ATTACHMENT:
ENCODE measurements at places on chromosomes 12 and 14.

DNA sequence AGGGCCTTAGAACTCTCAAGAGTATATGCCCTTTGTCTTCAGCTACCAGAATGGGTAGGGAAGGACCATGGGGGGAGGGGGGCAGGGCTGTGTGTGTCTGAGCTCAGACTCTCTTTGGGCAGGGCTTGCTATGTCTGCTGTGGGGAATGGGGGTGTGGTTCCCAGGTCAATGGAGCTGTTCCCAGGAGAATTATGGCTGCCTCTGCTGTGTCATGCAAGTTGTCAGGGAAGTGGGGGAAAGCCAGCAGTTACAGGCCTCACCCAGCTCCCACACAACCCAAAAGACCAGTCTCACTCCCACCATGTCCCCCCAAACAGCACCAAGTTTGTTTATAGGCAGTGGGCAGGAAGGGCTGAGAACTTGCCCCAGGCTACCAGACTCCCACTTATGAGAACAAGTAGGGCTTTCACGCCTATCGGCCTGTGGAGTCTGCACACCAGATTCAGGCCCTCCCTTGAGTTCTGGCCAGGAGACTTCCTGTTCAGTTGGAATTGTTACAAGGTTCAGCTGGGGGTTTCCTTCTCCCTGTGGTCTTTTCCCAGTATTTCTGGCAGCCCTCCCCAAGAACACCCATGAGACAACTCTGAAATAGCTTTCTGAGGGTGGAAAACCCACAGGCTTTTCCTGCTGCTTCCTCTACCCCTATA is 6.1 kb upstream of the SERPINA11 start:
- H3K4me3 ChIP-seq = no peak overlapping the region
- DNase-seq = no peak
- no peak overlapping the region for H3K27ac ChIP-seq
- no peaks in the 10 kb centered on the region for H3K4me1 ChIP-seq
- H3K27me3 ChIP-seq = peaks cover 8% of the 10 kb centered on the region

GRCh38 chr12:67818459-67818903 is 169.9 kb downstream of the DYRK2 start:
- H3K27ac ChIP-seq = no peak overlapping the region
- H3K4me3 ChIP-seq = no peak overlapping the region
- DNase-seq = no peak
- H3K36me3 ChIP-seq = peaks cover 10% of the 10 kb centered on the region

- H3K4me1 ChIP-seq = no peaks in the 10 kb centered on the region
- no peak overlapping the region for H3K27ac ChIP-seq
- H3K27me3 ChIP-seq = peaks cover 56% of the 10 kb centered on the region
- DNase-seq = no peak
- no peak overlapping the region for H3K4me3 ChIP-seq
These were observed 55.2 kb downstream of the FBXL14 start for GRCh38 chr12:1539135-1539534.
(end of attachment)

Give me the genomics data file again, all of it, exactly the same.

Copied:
ENCODE measurements at places on chromosomes 12 and 14.

DNA sequence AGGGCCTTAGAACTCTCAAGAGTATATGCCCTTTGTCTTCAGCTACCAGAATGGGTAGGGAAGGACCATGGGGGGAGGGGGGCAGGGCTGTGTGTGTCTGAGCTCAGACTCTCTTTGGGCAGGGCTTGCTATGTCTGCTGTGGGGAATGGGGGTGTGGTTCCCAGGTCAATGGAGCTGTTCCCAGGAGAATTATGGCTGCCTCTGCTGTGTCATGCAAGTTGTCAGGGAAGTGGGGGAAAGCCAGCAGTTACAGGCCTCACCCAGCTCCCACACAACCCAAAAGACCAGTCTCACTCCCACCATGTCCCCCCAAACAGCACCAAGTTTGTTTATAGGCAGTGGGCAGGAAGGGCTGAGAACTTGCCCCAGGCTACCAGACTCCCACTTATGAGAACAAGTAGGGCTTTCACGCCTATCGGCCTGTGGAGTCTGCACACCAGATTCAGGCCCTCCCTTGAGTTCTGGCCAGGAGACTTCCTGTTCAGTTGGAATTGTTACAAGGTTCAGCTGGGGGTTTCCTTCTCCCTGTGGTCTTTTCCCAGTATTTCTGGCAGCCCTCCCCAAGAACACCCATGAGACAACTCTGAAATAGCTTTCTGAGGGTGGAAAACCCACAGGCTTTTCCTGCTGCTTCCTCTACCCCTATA is 6.1 kb upstream of the SERPINA11 start:
- H3K4me3 ChIP-seq = no peak overlapping the region
- DNase-seq = no peak
- no peak overlapping the region for H3K27ac ChIP-seq
- no peaks in the 10 kb centered on the region for H3K4me1 ChIP-seq
- H3K27me3 ChIP-seq = peaks cover 8% of the 10 kb centered on the region

GRCh38 chr12:67818459-67818903 is 169.9 kb downstream of the DYRK2 start:
- H3K27ac ChIP-seq = no peak overlapping the region
- H3K4me3 ChIP-seq = no peak overlapping the region
- DNase-seq = no peak
- H3K36me3 ChIP-seq = peaks cover 10% of the 10 kb centered on the region

- H3K4me1 ChIP-seq = no peaks in the 10 kb centered on the region
- no peak overlapping the region for H3K27ac ChIP-seq
- H3K27me3 ChIP-seq = peaks cover 56% of the 10 kb centered on the region
- DNase-seq = no peak
- no peak overlapping the region for H3K4me3 ChIP-seq
These were observed 55.2 kb downstream of the FBXL14 start for GRCh38 chr12:1539135-1539534.